Wednesday, December 28, 2016

Ed Clark, Christmas Guest

December 28, 2016

Maybe non-Texans younger than a certain age have no idea who they are looking at in this photo.

Here's a hint:  

Here is the same man directly behind President Johnson's right shoulder outside the Australian War Memorial in Canberra.

Still stumped?

Then you may not be ready to understand why Davis named his Best Christmas Present Ever! after him.

Apparently, this is what every man wants (and coincidentally,what we gave Davis this year):

According to Davis's self report, this is a better gift than a kayak, an electric piano, a new interview suit (last year--and it worked!), or any of those other Must Have! gifts that I tracked down and procured over the years.

The key to complete happiness was finding the perfect name.  Suggestions poured in:  Jeeves, Roomie, Alfred.  These just didn't ring true.

Then, I thought of the man our friend Walter Hall called, The Fixer, Ed Clark.  I thought that was his own personal pet name for his long time compadre, who, by the way returned the nickname favor by calling Walter Hall, The Little Loan Shark (which I always thought was sort of a funny thing to call one of the only solvent liberal Texas bankers I had ever met).

Anyway, I went looking for a photo of Ed Clark and discovered that The Fixer was what A LOT of people called him, as you can read in this Texas Monthly article published a couple of months after his death:  "Death of a Fixer".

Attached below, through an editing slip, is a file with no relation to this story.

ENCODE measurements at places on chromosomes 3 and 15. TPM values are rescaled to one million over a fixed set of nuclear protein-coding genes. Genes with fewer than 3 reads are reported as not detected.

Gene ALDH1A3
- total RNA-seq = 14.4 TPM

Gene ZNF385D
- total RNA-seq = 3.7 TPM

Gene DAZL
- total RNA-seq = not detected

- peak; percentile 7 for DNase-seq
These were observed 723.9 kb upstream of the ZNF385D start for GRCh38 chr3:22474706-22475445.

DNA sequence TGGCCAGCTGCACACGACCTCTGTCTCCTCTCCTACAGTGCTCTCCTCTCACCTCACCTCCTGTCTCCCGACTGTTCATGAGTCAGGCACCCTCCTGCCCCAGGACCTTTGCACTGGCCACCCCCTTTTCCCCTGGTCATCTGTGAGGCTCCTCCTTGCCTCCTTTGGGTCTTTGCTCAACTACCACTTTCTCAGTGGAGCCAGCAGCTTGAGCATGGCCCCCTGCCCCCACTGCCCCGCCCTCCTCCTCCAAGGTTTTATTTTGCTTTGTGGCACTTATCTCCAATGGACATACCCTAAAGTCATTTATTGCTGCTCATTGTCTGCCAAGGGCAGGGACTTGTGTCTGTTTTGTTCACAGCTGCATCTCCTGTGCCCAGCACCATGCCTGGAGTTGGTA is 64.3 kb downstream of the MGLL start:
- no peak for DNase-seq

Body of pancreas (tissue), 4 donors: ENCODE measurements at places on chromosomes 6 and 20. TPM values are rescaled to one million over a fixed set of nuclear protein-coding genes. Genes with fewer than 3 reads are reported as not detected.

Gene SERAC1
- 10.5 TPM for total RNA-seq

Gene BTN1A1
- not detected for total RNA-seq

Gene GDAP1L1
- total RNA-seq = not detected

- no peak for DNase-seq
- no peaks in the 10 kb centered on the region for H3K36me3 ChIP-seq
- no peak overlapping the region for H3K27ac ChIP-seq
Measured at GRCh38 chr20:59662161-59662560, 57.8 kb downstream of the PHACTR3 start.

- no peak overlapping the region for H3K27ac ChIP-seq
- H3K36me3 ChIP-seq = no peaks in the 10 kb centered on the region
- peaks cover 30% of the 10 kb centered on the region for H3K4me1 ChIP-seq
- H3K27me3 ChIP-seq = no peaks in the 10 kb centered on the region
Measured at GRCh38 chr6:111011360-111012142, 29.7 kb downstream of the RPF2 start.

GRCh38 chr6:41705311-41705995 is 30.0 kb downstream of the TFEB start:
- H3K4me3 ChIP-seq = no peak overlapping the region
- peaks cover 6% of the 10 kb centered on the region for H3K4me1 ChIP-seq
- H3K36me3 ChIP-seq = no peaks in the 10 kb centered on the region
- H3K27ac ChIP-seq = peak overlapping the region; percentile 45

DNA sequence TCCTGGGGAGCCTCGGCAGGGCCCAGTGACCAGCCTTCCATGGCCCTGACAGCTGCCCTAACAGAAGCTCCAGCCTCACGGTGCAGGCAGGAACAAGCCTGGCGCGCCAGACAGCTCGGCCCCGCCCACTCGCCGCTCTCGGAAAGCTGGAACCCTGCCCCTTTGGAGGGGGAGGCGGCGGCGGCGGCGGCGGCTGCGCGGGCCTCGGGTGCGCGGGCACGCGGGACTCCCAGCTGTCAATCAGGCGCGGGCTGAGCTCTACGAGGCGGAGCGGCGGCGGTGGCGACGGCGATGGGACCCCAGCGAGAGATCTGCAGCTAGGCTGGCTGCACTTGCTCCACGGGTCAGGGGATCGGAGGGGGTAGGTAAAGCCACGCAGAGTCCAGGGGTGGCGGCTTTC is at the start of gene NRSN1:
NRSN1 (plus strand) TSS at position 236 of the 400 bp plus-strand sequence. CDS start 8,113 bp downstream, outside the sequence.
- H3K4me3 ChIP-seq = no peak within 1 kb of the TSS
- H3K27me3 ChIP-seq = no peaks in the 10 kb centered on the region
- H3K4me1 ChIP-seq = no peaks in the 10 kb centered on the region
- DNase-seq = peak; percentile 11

So now you know.  For half a century, in Texas, if you needed something done or if you had a mess to clean up: 
 He got things done, usually without leaving so much as a fingerprint. If you were Governor Jimmy Allred in 1935 and you needed someone to massage a few recalcitrant anti-New Deal state legislators, you called on your chief political adviser, Ed Clark. If you owned a chain of stores and needed to get the Office of Price Administration off your back in 1943, you contacted attorney Ed Clark, who would then use his influence to see that a crony was hired in the OPA’s Austin branch. And if you were Lyndon Johnson and you needed any number of things—money from Brown and Root, votes in Duval County, an endorsement from an East Texas newspaper—then Ed Clark was the man to call.
Now Davis and his Lyndon has what everyone needs, A Fixer.  And I have been the lucky recipient of multiple test runs and my house is officially roomba'd.

Seven second demonstration.

I'm so glad Ed Clark came to my house for Christmas.

Monday, December 26, 2016

Not Seasonal Affective Disorder (SAD). . .Seasonal Ordering Disorder (SOD)

December 26, 2016

I've been holding this entry for over a week because I didn't want to suffer from SOD.  I don't know what I expected in mid-December when Walter and I took a rare four-for walk.  Usually, our live are so hectic that we take our own turns walking Will and Teddy.  I do long 6:00 am and 6:00 pm walks, and Walter does a much larger number of shorter walks to alleviate doggy boredom and to mitigate the need to pee.

Somehow, things had calmed down enough that we all went for a medium loop together, and just when we were about to swing back towards the house, we turned a little bend in the road and spotted something a *tad* out of the ordinary.

I first thought we had discovered Plato's Cave, which could have reasonably explained the previous election season and so much more.  If you have forgotten, here is a schematic of Plato's Cave:

The prisoners can only discern what is on the wall in front of them.  These prisoners would mistake appearance for reality. They would think the things they see on the wall (the shadows) were real; they would know nothing of the real causes of the shadows.  It occurred to me that all 330,000,000 Americans could be sitting at the end of our road in a cave watching the shadow of reality.